Dan's Review: "Keanu" worth a few laughs
May 02, 2016 04:41PM
● By Dan Metcalf
Keegan-Michael Key and Jordan Peele in Keanu - © 2016 - Warner Bros.
Keanu (Warner Bros.)
Rated R for violence, language throughout, drug use and sexuality/nudity.
Starring Jordan Peele, Keegan-Michael Key, Tiffany Haddish, Method Man, Darrell Britt-Gibson, Jason Mitchell, Jamar Malachi Neighbors, Luis Guzmán, Will Forte, Nia Long, Rob Huebel.
Written by Jordan Peele and Alex Rubens.
Directed by Peter Atencio.
This review contains racial humor; not the kind your distant uncle uses during family dinners, making everyone squirm and hope no one posted it on social media. It’s the brand of Key and Peele, the comic duo of the former Comedy Central program that showcased their acumen for using racism and our fear of racial offense for humorous effect. The pair is releasing Keanu, their first feature film this week.
Jordan Peele plays Rell, a pothead on the rebound after his girlfriend leaves him. Keegan-Michael Key plays his best pal Clarence, a straight-laced fellow with very “white” tastes in music (mostly George Michael), clothes and vehicles. When the despondent Rell discovers a cute kitten at his doorstep, he finds new meaning in life, showering the cat (he names Keanu) with love and affection. When members of the local street gang the “Blips” (for people more violent than the Bloods and Crips), steals Keanu, Rell drags Clarence into a quest that will take them to the underworld of the street gang to get his kitty back. In order to find Keanu, the men must infiltrate the Blips, battle assassins, perform crimes and risk their lives.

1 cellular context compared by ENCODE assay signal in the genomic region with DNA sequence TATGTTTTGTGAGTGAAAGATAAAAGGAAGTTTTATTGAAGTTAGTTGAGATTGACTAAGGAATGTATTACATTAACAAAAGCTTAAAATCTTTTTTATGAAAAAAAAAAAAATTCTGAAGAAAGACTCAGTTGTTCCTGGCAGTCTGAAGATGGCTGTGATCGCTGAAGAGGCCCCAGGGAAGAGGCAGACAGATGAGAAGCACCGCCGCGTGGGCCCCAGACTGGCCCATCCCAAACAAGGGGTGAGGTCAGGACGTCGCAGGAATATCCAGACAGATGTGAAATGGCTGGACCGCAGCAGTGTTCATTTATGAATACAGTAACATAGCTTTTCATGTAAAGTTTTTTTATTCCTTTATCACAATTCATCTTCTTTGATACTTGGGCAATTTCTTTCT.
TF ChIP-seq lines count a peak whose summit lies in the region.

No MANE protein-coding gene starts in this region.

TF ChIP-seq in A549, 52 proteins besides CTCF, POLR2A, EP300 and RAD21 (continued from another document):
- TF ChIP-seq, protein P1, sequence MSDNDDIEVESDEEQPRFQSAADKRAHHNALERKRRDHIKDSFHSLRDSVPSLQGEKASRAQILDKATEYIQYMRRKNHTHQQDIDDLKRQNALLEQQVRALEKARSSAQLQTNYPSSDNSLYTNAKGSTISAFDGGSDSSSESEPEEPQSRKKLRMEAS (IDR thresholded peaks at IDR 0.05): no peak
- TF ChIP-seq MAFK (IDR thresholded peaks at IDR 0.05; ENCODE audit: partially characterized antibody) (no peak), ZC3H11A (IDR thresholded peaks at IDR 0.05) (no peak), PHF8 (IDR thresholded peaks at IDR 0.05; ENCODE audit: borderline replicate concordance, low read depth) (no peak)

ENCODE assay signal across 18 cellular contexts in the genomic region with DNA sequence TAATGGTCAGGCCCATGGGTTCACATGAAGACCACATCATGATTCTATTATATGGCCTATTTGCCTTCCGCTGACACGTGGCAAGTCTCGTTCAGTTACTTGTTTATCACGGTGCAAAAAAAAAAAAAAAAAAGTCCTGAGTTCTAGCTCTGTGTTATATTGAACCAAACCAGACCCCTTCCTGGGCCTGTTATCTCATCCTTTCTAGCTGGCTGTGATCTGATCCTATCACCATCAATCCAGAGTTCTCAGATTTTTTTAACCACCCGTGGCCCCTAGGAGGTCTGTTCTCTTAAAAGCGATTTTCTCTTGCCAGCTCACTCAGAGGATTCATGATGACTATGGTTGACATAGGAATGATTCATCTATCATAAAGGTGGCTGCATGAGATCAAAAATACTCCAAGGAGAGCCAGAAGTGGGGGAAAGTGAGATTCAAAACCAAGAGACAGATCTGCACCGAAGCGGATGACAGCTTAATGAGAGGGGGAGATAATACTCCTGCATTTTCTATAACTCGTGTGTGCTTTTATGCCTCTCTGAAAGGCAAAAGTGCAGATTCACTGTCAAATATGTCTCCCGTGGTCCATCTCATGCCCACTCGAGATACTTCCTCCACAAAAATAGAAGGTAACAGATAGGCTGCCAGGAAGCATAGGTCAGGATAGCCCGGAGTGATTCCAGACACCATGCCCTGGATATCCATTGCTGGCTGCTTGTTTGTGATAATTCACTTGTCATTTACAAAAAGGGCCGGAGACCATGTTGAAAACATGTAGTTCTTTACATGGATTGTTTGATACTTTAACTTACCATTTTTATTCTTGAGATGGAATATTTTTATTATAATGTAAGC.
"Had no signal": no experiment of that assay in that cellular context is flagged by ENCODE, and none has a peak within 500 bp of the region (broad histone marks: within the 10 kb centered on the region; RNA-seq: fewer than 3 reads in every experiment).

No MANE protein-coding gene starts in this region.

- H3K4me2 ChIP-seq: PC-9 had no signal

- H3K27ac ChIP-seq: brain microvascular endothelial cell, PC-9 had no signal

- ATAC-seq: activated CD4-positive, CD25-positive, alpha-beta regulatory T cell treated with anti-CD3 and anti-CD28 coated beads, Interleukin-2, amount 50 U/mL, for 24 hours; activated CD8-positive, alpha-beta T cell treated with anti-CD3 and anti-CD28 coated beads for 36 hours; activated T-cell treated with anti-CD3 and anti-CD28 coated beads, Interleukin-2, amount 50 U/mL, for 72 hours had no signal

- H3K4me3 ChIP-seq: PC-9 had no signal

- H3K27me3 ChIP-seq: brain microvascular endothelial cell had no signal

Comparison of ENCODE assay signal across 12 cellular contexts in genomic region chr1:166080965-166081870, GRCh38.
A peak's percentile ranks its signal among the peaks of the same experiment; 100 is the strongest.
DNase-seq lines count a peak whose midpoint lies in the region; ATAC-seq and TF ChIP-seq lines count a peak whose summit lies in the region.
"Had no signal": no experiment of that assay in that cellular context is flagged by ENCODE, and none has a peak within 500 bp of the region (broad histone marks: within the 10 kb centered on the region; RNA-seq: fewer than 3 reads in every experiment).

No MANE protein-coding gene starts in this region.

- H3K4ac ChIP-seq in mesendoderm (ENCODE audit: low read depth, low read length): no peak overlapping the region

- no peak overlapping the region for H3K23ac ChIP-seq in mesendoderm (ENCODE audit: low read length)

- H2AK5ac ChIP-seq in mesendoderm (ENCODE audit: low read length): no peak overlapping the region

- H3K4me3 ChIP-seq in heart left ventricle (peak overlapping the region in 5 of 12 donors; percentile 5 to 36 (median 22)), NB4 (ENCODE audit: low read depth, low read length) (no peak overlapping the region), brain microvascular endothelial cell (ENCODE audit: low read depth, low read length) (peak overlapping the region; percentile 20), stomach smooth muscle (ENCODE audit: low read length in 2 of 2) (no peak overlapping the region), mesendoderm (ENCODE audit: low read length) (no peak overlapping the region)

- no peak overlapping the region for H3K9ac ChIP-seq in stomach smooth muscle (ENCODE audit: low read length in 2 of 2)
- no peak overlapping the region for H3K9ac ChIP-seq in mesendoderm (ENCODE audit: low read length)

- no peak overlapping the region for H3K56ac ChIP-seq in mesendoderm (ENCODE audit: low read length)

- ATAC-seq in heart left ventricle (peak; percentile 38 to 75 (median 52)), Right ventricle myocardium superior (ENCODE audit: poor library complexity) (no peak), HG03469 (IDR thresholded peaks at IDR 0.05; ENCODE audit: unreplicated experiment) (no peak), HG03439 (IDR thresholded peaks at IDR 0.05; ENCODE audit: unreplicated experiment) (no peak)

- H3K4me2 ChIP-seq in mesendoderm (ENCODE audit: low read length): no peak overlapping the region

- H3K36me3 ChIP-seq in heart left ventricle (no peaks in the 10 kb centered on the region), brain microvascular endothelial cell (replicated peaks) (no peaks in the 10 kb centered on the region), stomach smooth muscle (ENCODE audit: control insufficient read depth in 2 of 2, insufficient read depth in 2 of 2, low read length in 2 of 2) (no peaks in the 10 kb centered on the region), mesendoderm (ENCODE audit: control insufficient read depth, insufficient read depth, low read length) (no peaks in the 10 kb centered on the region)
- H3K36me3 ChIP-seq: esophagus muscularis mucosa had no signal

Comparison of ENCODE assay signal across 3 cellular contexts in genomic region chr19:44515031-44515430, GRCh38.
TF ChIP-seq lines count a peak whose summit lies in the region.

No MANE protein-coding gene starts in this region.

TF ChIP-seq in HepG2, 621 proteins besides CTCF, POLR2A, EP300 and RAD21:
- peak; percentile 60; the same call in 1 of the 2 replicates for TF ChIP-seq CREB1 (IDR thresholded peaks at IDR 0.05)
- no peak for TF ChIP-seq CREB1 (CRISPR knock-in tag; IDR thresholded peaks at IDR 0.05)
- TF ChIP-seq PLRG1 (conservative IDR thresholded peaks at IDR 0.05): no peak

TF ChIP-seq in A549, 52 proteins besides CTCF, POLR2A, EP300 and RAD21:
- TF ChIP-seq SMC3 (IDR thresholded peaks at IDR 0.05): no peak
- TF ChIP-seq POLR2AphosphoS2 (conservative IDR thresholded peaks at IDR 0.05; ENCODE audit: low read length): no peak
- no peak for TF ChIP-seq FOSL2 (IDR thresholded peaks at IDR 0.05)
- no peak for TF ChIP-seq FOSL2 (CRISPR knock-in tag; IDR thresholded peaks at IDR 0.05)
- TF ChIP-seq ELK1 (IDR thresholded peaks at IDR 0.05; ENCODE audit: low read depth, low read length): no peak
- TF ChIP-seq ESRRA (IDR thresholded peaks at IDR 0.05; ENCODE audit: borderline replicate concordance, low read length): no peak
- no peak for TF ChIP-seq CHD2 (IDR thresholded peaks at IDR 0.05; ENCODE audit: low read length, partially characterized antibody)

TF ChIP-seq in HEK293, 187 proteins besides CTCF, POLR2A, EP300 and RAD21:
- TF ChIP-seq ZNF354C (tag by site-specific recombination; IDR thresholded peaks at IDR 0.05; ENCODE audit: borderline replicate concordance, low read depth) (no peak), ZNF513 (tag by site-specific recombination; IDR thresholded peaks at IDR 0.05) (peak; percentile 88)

Keanu is often funny, even though Key and Peele rely a little too heavily on the twisting of racial stereotypes. Keegan-Michael Key’s “white guy” persona works for the first half of the movie, but the gag gets old as he transforms into would-be “gangsta.” Jordan Peele is equally funny, but his character seems out of place as the friend of such a sedentary suburbanite.
Keanu (the very cute tabby kitten) is perhaps the most endearing part of the movie. The kitten (or several kittens) melts everyone’s hearts, but not enough to make any kind of socially relevant racial satire gel in the movie.
In the end, Keanu is worthy of a few laughs, but not enough to make audiences stand up and cheer.
Keanu is rated R for good reason, so don’t be fooled by the cute kitty. It’s not for kids, even if rough adults need to squeal “awwwwww…” at the sight of such innocent cuteness from time to time.